Updates: A Look Back at Past Endangered Places

photo: josh fletcher

Lapakahi (North Kohala, Hawaii)

In 2010, we happily reported that the state raised the money to aquire Lapakahi, a 17-acre private property completely surrounded by a state historical park, to create seamless parkland. This August, the transfer was complete, and the area will stay preserved as a state park.


photo: courtesy rev. kosen ishikawa


Koloa Jodo Mission (Koloa, Kauai)

Built in 1910 by Japanese immigrants, the Koloa Jodo Mission had fallen into disrepair when it made the list in 2007. In 2008, when we last checked in, the renovations had begun thanks to volunteers from Japan, who also brought in builders specializing in temple architecture. In June 2010, the building was completed, and painted, and a new Japanese garden was added for the dedication.



photo: macario


The Kalahikiola Congregational Church (Kohala, Big Island)

In 2006, an earthquake took down the walls of this church, built in 1855. At the time, there was worry insurance wouldn’t cover the significant cost of rebuilding all the walls.

“It was completely restored and looks better than it ever did. We finished about a year ago,” says Glenn Mason, the architect hired to rebuild the church.

Mason said they were able to spare the original roof, all but one window and an arch that predates the church, which was restored using historic techniques.

“The original building was made out of rounded boulders that are actually really weak. We took most of the wall down and rebuilt it with concrete, but we used all the original stone to build a wall around the building,” Mason added.


photo: victoria wiseman


Ewa Field (Ewa, Oahu)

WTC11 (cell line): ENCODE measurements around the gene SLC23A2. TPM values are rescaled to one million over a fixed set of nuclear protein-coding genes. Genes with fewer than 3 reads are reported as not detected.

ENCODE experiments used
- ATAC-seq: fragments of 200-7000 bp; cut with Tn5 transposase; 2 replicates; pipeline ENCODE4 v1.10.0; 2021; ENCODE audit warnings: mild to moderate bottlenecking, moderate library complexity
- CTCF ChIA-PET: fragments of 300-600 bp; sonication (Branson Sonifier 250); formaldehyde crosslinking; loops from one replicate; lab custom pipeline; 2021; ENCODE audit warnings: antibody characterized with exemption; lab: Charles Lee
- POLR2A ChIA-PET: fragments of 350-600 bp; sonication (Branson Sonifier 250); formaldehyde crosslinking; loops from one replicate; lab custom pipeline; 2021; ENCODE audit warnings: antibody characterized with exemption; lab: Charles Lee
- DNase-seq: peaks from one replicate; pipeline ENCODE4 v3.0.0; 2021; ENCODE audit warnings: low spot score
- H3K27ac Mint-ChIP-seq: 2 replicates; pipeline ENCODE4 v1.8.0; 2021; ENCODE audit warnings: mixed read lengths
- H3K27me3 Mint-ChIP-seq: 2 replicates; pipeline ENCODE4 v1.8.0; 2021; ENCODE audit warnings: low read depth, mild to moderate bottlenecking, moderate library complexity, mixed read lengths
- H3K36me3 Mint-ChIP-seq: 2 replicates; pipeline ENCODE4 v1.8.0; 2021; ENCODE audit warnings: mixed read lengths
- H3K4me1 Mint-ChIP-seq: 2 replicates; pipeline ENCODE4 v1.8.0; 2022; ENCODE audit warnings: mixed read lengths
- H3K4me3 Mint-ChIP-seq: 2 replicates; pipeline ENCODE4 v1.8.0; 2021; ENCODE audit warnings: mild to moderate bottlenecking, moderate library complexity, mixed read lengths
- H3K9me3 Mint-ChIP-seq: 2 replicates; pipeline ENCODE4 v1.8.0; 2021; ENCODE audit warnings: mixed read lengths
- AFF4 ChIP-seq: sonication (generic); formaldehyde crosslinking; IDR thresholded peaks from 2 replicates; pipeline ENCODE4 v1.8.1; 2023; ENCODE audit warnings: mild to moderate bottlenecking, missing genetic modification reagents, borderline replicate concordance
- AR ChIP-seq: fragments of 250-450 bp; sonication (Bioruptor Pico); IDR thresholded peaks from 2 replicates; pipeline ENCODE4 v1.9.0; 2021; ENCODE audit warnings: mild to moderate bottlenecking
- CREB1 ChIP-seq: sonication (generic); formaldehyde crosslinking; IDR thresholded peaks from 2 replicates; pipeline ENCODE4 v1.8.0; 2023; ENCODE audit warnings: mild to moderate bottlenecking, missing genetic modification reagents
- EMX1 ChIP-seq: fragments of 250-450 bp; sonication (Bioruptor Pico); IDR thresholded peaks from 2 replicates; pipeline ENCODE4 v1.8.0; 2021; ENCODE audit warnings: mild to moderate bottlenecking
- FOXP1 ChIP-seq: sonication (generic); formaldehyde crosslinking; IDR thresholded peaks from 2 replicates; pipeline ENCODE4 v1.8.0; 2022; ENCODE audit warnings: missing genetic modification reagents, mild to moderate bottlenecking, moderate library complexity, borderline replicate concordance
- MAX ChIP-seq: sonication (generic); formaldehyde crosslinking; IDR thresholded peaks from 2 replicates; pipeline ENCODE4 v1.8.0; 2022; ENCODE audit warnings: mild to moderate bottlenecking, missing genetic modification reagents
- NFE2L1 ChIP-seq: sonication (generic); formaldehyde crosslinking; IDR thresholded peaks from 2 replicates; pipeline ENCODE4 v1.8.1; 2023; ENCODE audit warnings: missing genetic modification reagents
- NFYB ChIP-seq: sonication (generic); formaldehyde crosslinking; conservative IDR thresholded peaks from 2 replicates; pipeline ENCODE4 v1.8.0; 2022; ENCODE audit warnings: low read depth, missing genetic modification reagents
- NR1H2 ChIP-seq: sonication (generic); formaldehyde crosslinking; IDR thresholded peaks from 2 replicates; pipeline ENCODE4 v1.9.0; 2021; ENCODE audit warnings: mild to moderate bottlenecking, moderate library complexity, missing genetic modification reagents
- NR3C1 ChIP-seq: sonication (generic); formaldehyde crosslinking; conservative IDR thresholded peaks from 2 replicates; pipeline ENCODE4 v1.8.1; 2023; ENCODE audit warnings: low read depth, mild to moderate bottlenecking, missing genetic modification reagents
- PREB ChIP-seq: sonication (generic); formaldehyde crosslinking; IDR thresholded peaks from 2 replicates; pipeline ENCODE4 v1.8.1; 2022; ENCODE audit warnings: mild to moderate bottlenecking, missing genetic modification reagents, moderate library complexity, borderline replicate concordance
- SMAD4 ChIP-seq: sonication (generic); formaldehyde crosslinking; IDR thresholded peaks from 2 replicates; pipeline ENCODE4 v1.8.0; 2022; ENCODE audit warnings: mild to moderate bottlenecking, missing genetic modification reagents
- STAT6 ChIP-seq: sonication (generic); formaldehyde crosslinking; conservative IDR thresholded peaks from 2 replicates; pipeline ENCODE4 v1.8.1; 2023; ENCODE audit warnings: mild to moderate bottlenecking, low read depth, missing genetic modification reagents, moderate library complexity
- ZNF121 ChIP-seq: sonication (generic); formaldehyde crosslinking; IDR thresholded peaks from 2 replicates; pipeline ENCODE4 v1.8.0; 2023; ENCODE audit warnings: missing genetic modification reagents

In 2008, we profiled Ewa Field, the historic World Ward II airfield which—at that point—had been partially transferred into the hands of private developers.

There’s room for cautious optimism: No massive box stores have moved in. We also learned that fewer than half of the historic revetments, still under the Navy’s control, are being adaptively reused by the Barbers Point Riding Club as horse stables.

“They’ve actually been in use here since 1960,” says Valerie Van der Veer, who runs the site militarystables.com and boards horses at the Ewa revetments. “So far, we’ve been left untouched.” But the lease for the club expired in June of this year and was only extended for another year.



photo: richard cooke III




Pioneer Mill Smokestack (Lahaina, Maui)

In 2010, the Lahaina Restoration Foundation, with a 20-year lease for the smokestack in hand, completed its restoration. They made an interesting discovery, too. The date 1860, painted on the exterior of the smokestack, was carved into the structure as 1928. Eighteen-sixty was the year the Pioneer Mill Sugar Co. was founded, so the smokestack was repainted to reflect that original, painted date.



photo: courtesy lahaina restoration foundation




Kalanianaole Hall (Kalamaula, Molokai)

The slow road to restoring this Molokai meeting hall, first taken up by the Molokai Enterprise Community in 2003, was finally completed in early 2010, and the hall is being used as a community center once again.